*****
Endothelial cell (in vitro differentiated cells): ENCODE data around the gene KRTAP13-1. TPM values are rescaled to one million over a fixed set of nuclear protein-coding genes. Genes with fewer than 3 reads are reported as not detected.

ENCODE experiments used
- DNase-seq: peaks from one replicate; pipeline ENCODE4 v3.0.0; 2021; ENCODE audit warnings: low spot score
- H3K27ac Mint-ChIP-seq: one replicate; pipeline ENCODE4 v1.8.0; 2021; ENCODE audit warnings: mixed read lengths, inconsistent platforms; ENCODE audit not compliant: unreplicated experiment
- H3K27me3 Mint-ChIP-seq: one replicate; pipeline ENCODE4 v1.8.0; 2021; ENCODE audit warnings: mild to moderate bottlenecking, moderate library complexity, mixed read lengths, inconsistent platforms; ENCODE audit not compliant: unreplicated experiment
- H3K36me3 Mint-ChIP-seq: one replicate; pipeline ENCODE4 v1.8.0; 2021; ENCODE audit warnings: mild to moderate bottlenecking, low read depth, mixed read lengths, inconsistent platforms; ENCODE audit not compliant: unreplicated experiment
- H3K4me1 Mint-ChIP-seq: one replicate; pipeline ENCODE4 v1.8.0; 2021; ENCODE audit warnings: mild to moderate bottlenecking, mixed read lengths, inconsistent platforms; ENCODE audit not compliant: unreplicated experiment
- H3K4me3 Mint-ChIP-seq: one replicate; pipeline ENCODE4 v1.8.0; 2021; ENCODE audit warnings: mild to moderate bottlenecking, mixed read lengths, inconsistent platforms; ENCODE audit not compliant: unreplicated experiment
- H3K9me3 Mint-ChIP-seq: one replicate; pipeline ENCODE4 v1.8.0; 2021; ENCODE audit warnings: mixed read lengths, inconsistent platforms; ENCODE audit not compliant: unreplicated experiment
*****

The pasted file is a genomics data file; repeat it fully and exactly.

Endothelial cell (in vitro differentiated cells): ENCODE data around the gene KRTAP13-1. TPM values are rescaled to one million over a fixed set of nuclear protein-coding genes. Genes with fewer than 3 reads are reported as not detected.

ENCODE experiments used
- DNase-seq: peaks from one replicate; pipeline ENCODE4 v3.0.0; 2021; ENCODE audit warnings: low spot score
- H3K27ac Mint-ChIP-seq: one replicate; pipeline ENCODE4 v1.8.0; 2021; ENCODE audit warnings: mixed read lengths, inconsistent platforms; ENCODE audit not compliant: unreplicated experiment
- H3K27me3 Mint-ChIP-seq: one replicate; pipeline ENCODE4 v1.8.0; 2021; ENCODE audit warnings: mild to moderate bottlenecking, moderate library complexity, mixed read lengths, inconsistent platforms; ENCODE audit not compliant: unreplicated experiment
- H3K36me3 Mint-ChIP-seq: one replicate; pipeline ENCODE4 v1.8.0; 2021; ENCODE audit warnings: mild to moderate bottlenecking, low read depth, mixed read lengths, inconsistent platforms; ENCODE audit not compliant: unreplicated experiment
- H3K4me1 Mint-ChIP-seq: one replicate; pipeline ENCODE4 v1.8.0; 2021; ENCODE audit warnings: mild to moderate bottlenecking, mixed read lengths, inconsistent platforms; ENCODE audit not compliant: unreplicated experiment
- H3K4me3 Mint-ChIP-seq: one replicate; pipeline ENCODE4 v1.8.0; 2021; ENCODE audit warnings: mild to moderate bottlenecking, mixed read lengths, inconsistent platforms; ENCODE audit not compliant: unreplicated experiment
- H3K9me3 Mint-ChIP-seq: one replicate; pipeline ENCODE4 v1.8.0; 2021; ENCODE audit warnings: mixed read lengths, inconsistent platforms; ENCODE audit not compliant: unreplicated experiment